I find this video highly refreshing compared to the usual barrage of sexist campaigns such as “save the ta-tas,” or the silly Facebook memes.  I’ve seen a couple in the past that were meant to be provacative, and dare I say, titilating.  The “I like it on the _____” comes to mind.  How are you bringing awareness to something when no one knows what you’re talking about or thinks you are way oversharing?

Back to the video.  Who wouldn’t want a gorgeous man reminding them to do a self-breast exam?  First of all the method is great.  It’s simple and easy to remember.  TLC – touch, look, check.  Got it.  Second of all, if you want to argue that it is going the opposite direction and objectifying men, it is totally obvious these guys are having fun in the video.  They are not being used, demeaned, or demoralized.  There are in on it.  I beleive whole-heartedly that men can be, and are objectified.  It is not just something that happens to women.  But, I would argue that it is not happening in this video.  So enjoy the visual, get a check up, and maybe take a cold shower.  😉

This campaign is done by Rethink Breast Cancer.

“Launched in 2001, Rethink is the first-ever, Canadian breast cancer charity to bring bold, relevant awareness to the under-40 crowd; foster a new generation of young and influential breast cancer supporters; infuse sass and style into the cause; and, most importantly, respond to the unique needs of young (or youngish) women going through it.”

I have a couple of things planned for this month and it is not all going to be light and fun.  Breast cancer is a tough reality for far too many women.  It is something that affects far too many families.  My own included.  I lost my grandmother to cancer when I was thirteen and there are still days it knocks me down, panting for breath.  I hope to balance my posts with not only stories and hardships, but hope as well.  If anyone has a story they’d like to share please feel free to contact me.  Also, I just found out the documentary Pink Ribbons, Inc. was on Netflix.  I plan to watch it and write a review.  I would love it if others wanted to watch it as well and join in on the discussion.

What If She Has No Breasts?

Breasts.  Part of a woman’s anatomy that differentiates her from a man.  Sometimes called a source of empowerment and beauty, they are glorified by men and women alike.  They provide a source of nutrients for our children and to be perfectly honest, sometimes they are down right cumbersome.  But what happens when a woman no longer has her breasts?  When they are taken from her because they become a source of danger in her own body.  Breast cancer is a reality for many women.  According to the CDC 210,203 women in the United States were diagnosed with breast cancer and 40,589 women in the United States died from breast cancer in 2008.  Jodi Jaecks is one of these women.  She made the incredibly tough decision to undergo a double mastectomy to keep the cancer from spreading.

As part of her healing process she decided to try to stay healthy and active by swimming.  The only problem was that all the swimsuits she tried on were too painful on her healing scars.  So she decided to go topless to the public pool instead.  After all she no longer had breasts.  She no longer had anything to cover up.  Despite all of this though, the management still told her she needed to cover up.  She was specifically told that she needed to be wearing “gender appropriate clothing.”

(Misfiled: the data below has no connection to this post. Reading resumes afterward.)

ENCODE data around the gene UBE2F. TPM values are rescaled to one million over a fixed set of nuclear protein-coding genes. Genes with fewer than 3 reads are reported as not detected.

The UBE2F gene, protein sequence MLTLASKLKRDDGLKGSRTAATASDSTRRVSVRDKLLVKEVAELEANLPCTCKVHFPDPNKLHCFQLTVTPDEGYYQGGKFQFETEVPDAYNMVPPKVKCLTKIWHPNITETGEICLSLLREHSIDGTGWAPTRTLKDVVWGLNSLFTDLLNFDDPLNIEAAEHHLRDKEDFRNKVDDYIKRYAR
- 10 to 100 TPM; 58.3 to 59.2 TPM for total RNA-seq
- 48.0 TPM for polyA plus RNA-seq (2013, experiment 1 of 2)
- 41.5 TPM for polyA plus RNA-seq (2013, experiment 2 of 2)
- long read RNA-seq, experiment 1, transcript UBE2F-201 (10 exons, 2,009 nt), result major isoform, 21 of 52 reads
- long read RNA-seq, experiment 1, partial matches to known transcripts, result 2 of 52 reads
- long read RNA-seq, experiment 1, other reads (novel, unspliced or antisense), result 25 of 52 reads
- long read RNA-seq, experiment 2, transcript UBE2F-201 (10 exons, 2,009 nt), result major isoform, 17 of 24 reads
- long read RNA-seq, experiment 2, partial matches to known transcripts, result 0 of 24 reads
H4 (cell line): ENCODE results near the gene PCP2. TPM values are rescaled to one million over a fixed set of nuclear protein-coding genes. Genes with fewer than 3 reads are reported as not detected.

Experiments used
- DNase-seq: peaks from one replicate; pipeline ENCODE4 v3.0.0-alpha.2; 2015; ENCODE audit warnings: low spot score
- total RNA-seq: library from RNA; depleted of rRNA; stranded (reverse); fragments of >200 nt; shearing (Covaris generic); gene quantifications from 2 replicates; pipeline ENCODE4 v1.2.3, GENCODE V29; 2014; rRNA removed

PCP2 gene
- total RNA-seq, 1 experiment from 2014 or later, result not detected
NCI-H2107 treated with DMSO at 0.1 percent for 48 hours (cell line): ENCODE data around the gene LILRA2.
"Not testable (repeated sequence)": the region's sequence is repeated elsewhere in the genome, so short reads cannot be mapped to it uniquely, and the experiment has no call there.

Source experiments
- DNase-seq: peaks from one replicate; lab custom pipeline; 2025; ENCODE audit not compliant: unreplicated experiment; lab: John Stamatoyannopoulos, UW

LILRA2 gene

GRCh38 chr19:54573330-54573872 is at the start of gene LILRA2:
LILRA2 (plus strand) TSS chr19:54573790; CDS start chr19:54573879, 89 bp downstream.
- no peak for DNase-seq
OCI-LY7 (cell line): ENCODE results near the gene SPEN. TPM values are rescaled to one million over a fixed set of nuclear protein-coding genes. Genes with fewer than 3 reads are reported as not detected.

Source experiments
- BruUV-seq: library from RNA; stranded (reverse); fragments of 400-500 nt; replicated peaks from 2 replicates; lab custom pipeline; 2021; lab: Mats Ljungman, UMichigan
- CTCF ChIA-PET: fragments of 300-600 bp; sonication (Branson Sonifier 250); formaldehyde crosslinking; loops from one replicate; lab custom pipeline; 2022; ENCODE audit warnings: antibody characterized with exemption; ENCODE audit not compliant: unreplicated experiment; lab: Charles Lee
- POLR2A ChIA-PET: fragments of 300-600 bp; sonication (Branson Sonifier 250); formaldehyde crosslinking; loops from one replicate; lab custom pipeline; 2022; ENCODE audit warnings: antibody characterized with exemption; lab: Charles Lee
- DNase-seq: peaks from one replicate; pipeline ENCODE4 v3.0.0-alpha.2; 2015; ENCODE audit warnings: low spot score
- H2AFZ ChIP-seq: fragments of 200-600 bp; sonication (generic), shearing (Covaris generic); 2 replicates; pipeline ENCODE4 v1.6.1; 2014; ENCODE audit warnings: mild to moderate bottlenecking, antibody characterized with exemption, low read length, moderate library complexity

Read the full story here.

Watch the story here.

There are several things that I would like to bring up about this story.  The first is the idea of gender appropriate clothing.  The concept of gender is completely made up.  It is a socially constructed idea that dictates what “normal” should look like for men and women.  It only allows for men and women, he and she, his and hers.  It totally disregards individuals who do not fall into either category.  Either because they feel like they were born into the wrong bodies or because their bodies have both genitalia.  The idea here of gender appropriate clothing then is that women wear women’s clothes and men wear men’s clothes.  Women cover their chests and men don’t.  Period.

This leads me into the next issue.  What if you have a “non-traditional” woman, like Jodi Jaecks, who no longer has breasts?  In her words, how is her chest different from that of a man’s at this point.  She has already had a source of her female identity physically removed and yet they are attempting to force her back into a mold she no longer fits.  It is not even by her own choice.  It was completely out of her control that she got breast cancer.  It leaves me to wonder if it was the fact that she no longer fits into a “normal” category, if that is why she is meeting resistance.  Breasts are central to who a woman is, they make a woman feel womanly, and they allow others to recognize her as a woman.  Without them she disrupts the “normal” in a similar way that people with a physical disability do.  They make others uncomfortable because people are not sure how to treat them.  Scars disturb people.  Ms. Jaecks now has scars where her breasts used to be.  I honestly wonder if this is part of what it is about.  She is now viewed as deformed in some way.  She is no longer “perfect” and society can’t handle it.  She is now different.

As someone whose family has been personally affected by breast cancer I want to say that if part of her healing process (physically and/or emotionally) involves swimming topless then more power to her.  It is a part of accepting her new life.  One without breasts.